“We encourage any kind of blog content. It could be someone’s first trip to D.C., or how they had a legislative meeting, but we made sure to encourage submitting a blog as part of this overtime campaign, and then we showcased those posts.”
The government affairs advocacy team also used social media as a way to issue alerts, keep members informed on updates, and encourage them to take further action.
Simultaneously, through Engage, they ran a Twitter alert on the overtime issue so members could tweet their members of Congress, and anyone else, about the issue.
Don’t Wear Your Advocates Out
“We definitely didn’t want to burn our members out with too many calls to action, so we initially sent out the big push for comments, which had a clear cut deadline. But then, within an alert, we also said here’s how else you can take action, and listed “Tweet Your Lawmakers” as one of them,” says Nethercutt.
As SHRM’s members are very active on Twitter, they included the advocacy Twitter feed on their action center, giving supporters another chance to engage.
Another action alert called on members to “Share Your Story” by asking them to repurpose what they had posted on the regulations.gov site.
“We needed to collect testimonials from our members because the comments were going to the DOL, but we didn’t want to poach from their comments. We had a great response to that,” says Nethercutt.
The team also encouraged advocates to meet with their member of Congress back home, and talk to them about the regulation. They then linked them to an article on district meeting best practices.
They also regularly encouraged members to download the advocacy app to stay up to date.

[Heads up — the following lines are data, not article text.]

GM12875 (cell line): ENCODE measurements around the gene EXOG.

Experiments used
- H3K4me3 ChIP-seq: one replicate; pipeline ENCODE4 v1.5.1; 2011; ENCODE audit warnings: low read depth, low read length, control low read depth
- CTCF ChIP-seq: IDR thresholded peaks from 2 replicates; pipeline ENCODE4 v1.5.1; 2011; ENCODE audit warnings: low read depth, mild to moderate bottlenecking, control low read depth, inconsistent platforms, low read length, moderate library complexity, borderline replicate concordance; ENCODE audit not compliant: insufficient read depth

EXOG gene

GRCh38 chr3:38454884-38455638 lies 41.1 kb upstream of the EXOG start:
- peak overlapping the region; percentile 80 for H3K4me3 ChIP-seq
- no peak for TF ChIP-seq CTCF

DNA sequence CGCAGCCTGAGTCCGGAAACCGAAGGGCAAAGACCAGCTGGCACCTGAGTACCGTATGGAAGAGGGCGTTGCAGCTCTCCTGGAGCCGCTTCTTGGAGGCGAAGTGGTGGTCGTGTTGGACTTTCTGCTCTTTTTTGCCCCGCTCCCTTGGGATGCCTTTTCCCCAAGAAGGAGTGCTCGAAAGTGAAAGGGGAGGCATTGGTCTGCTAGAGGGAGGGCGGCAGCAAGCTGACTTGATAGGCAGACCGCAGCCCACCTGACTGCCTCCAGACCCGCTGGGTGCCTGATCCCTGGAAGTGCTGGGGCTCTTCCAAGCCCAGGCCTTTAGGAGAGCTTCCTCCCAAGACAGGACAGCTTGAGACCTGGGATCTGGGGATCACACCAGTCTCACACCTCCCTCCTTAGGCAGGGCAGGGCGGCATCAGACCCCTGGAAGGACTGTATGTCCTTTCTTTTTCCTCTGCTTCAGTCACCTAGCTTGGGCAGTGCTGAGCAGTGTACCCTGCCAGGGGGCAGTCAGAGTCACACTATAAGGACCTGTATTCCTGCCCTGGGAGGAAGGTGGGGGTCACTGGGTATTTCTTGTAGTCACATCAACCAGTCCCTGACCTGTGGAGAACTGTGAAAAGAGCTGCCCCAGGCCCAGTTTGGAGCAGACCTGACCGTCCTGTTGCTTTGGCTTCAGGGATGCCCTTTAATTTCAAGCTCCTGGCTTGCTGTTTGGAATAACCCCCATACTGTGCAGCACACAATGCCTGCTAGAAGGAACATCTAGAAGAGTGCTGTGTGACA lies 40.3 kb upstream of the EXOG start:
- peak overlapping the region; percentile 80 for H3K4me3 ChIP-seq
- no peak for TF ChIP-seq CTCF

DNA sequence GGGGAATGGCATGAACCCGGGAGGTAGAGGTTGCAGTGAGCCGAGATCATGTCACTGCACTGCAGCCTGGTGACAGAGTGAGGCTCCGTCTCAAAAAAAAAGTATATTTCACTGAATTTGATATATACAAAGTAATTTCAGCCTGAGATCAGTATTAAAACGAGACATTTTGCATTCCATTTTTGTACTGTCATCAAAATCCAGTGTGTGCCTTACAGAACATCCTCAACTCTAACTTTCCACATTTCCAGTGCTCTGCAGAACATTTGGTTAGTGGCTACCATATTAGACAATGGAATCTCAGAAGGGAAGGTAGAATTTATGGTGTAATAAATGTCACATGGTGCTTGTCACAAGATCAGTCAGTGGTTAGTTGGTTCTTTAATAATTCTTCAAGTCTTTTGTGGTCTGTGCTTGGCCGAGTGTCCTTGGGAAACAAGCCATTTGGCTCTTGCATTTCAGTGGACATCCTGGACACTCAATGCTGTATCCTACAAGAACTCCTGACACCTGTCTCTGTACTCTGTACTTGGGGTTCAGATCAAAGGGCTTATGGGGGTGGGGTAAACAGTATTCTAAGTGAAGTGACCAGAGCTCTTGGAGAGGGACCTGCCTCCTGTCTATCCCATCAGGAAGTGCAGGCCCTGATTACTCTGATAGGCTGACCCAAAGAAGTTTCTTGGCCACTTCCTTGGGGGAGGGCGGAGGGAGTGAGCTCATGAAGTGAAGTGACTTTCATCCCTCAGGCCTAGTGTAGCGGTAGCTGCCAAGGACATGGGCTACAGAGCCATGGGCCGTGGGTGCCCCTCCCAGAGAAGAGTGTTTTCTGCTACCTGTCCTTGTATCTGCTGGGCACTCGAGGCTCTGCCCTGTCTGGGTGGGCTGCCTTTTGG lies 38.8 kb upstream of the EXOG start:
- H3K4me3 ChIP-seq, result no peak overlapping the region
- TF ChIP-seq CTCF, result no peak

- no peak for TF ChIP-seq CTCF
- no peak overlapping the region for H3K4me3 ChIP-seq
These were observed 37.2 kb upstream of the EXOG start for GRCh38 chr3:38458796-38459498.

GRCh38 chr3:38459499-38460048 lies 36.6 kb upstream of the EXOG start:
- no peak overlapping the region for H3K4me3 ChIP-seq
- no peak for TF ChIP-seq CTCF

“Our major focus initially was to get comments, but we always made sure to give them something else to do,” says Nethercutt.
How to Get 8,000 letters to Congress
By early this year advocates would have something else big to do.
SHRM knew that legislation on overtime pay was about to be introduced in Congress.
In mid-March, they briefed the 200 members attending their annual fly-in day to Capitol Hill.
The next day the legislation was introduced and their members who had visited were fired up and ready to rally the troops in their districts.
“We knew legislation was about to be introduced so we were able to say to our members ‘Senator Scott is about to introduce this bill.’
Because SHRM’s broader membership and advocates had already been primed on the DOL’s regulation in 2015, and were getting regular updates using all of the tools above, they were ready to take action in the more traditional way of writing to Congress as soon as the legislation was introduced.
In just one month, from mid-March to mid-April, 8,000 letters had been sent to Congress by SHRM’s advocates, through their advocate action center, hosted by Engage.
“It’s all about building the advocacy base and bringing members into our efforts,” says Nethercutt.
We’d been keeping them up to date as best we could, and they’d been paying attention to what SHRM had been putting out, so they were very prepared when something happened. But it was pretty fantastic.”
For the legislation action, SHRM didn’t want to waste a lot of time before they took action. Because they’d already laid the groundwork, they didn’t have to.
“When it was time to hit “go” they didn’t have any questions, and didn’t need any background information,” Nethercutt says of SHRM’s advocates. “They were ready to go.”
Measuring the Impact on Member Satisfaction (Which Soared)
SHRM surveys their membership regularly throughout the year and has a research team that monitors member satisfaction.
“We always include government affairs in our surveys and quarterly benchmarking,” says Nethercutt. “And it always scores very highly because most of our members don’t have the time, expertise or bandwidth to monitor everything that’s going on at the state and federal level, so the appreciation of our existence in the organization is typically very high. But this past year our membership was particularly positive for our resources, thought-leadership, and general government affairs existence and tools.